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14th March 1987, Page 32
14th March 1987
Page 32
Page 32, 14th March 1987 — DEAR
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Which of the following most accurately describes the problem?


FT'S TOUGH TO GET TESTED • I have become very concerned recently that the availability of appointments at our local test station, which is Garratts Green, Birmingham, are harder and harder to obtain. On speaking to the Station Manager, the message seems to be that Government funding is restricted, that there are insufficient testing staff for the volume of work and no availability of overtime.

Our experience of last week perhaps illustrates the point. We had an articulated trailer booked for annual test at 1.15pm on Friday, February 27. At 9.30am on that morning we felt we would be unable to provide a 20 tonne test load, so we rang the local station to indicate that we would be unable to present the trailer with a test load and suggested an alternative appointment. We were offered the earliest possible alternate appointment of March 23.

During the morning we moved heaven and earth to be sure of obtaining a test load, so the trailer could be submitted, and at 1 larn telephoned the test station to say that we were now able to guarantee a test load, only to get the response that our original appointment for 1.15pm had been re-allocated, and there was still no test available until March 23. We were told by the Station Manager that the Featherstone Test Station (Wolverhampton) was fully booked, but that we might have better luck at Kidderminster. We then telephoned Kidderminster only to find they were booking for April.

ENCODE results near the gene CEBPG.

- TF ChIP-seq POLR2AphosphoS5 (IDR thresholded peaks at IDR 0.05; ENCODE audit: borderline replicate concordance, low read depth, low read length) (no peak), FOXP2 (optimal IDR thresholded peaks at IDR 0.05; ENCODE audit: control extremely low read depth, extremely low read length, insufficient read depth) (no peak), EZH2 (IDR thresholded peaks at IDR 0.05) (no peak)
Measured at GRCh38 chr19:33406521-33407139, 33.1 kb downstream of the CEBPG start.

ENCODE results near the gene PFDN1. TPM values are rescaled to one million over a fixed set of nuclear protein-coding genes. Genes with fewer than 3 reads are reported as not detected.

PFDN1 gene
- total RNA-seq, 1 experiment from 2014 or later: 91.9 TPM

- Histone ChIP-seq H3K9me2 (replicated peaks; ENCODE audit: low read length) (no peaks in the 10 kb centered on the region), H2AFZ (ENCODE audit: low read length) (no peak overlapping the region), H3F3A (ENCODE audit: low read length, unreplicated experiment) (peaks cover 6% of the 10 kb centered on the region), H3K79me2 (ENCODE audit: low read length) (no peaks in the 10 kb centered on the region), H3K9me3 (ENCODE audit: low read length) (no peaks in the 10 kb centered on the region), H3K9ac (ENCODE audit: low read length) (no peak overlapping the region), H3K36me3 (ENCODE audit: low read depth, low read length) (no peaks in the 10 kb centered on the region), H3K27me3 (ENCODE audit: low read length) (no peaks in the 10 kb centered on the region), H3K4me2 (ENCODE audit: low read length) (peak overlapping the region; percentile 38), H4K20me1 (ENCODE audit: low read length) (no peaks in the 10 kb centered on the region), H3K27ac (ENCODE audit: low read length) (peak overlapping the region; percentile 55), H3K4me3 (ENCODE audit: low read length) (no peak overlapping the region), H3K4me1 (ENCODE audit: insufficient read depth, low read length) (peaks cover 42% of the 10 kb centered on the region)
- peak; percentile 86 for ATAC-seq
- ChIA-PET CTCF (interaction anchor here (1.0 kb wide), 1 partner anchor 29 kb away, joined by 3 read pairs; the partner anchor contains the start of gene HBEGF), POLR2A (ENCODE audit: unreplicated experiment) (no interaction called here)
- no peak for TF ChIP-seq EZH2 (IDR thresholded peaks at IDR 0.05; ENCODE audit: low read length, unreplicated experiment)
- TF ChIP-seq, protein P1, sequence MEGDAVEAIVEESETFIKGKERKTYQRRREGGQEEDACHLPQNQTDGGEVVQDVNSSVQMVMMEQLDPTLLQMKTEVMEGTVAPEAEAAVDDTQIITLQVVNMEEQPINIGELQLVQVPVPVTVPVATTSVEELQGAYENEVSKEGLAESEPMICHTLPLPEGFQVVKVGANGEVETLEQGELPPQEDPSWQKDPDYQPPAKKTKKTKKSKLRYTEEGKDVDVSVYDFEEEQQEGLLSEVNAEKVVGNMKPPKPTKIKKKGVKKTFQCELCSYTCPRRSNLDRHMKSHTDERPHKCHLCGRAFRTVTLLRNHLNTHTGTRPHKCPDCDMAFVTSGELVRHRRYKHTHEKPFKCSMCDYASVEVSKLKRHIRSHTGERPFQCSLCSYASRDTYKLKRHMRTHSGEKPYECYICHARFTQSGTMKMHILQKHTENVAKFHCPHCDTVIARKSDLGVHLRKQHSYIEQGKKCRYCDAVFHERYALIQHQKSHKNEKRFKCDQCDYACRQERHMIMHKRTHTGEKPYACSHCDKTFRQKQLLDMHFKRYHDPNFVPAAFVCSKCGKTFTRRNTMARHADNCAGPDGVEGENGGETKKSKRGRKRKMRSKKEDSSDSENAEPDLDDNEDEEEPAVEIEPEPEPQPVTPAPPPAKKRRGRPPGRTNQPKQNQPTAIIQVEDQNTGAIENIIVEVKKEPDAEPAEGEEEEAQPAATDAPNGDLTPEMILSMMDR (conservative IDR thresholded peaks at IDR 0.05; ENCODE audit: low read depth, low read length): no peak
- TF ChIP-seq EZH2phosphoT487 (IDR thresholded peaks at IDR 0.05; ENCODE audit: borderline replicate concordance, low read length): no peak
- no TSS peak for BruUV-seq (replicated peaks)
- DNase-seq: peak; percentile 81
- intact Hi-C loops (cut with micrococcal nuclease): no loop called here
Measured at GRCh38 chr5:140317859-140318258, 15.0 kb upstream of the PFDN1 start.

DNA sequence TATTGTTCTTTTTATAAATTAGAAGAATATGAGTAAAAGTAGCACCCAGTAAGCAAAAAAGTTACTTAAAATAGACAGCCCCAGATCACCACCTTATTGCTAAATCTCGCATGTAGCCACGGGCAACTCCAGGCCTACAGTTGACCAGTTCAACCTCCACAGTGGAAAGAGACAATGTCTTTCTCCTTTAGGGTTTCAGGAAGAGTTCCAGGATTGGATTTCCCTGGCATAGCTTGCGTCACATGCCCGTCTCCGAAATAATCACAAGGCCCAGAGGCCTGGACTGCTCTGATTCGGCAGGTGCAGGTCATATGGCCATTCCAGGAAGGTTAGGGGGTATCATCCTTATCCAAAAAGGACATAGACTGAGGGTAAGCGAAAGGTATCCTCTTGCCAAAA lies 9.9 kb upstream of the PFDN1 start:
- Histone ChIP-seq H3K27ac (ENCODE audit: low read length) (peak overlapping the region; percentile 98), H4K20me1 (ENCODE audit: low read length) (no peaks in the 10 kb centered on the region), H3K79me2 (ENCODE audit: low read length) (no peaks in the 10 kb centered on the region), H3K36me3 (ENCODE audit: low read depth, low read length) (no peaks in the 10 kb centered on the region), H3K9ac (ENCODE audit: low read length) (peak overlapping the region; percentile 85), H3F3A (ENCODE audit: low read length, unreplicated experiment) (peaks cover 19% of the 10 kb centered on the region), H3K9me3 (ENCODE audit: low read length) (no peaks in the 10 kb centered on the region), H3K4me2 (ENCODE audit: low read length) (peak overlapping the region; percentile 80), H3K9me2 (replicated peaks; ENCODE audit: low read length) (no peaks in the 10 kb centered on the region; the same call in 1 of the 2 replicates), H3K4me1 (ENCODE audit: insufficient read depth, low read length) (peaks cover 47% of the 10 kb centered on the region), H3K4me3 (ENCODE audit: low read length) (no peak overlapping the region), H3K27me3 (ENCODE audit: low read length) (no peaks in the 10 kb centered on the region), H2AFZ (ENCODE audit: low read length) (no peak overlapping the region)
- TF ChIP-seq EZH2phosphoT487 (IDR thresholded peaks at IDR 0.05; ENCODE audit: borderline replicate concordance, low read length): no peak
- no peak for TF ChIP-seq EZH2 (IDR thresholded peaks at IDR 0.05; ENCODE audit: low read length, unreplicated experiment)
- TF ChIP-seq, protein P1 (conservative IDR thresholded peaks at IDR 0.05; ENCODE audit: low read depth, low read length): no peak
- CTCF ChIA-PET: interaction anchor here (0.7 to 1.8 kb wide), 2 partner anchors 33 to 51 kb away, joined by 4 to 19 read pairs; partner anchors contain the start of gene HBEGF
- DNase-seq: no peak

Two problems therefore arise. It would seem that the test station system is unable to cope with the demand, and the delays caused by their inability to re-appoint are extremely disruptive in the use of one's vehicles.

One wonders whether there should be a dispensation available to operators whose vehicles are available for test, but which the Ministry cannot undertake before the expiry date of the existing certificate. Can you indicate whether similar experiences are being "enjoyed" by operators throughout the country? D A Hands Chairman Overland Transport Services Ltd



Elam an advanced business school student studying for my Masters in Business Administration (MBA) at the Scottish Business School. Part of my course work involves undertaking a commercial research project for an organisation which may be experiencing a problem in virtually any area of business.

I have experience at various levels in the road transport industry through employment and previous consultancy projects. I am therefore in a position to offer my services on an "expenses only" basis to any organisation large or small operating in the public or private sector, for a period of six weeks during the summer of 1987.

All work will be supervised by senior members of the university academic staff and carried out in the strictest confidence. Interested parties should contact me at the address below to form a mutually beneficial relationship and make use of a highly effective management tool at a minimal cost.

Stephen Kee Number Five Thistle Chambers Murray Place Stirling Scotland FK8 2EQ ONE-WORD DAF N OT FROM HOLLAND

• I regret to note that following the Daf takeover of Leyland Trucks (CM February 28) there has been a rash of "Holland" in the magazine and it is hoped you will desist in future.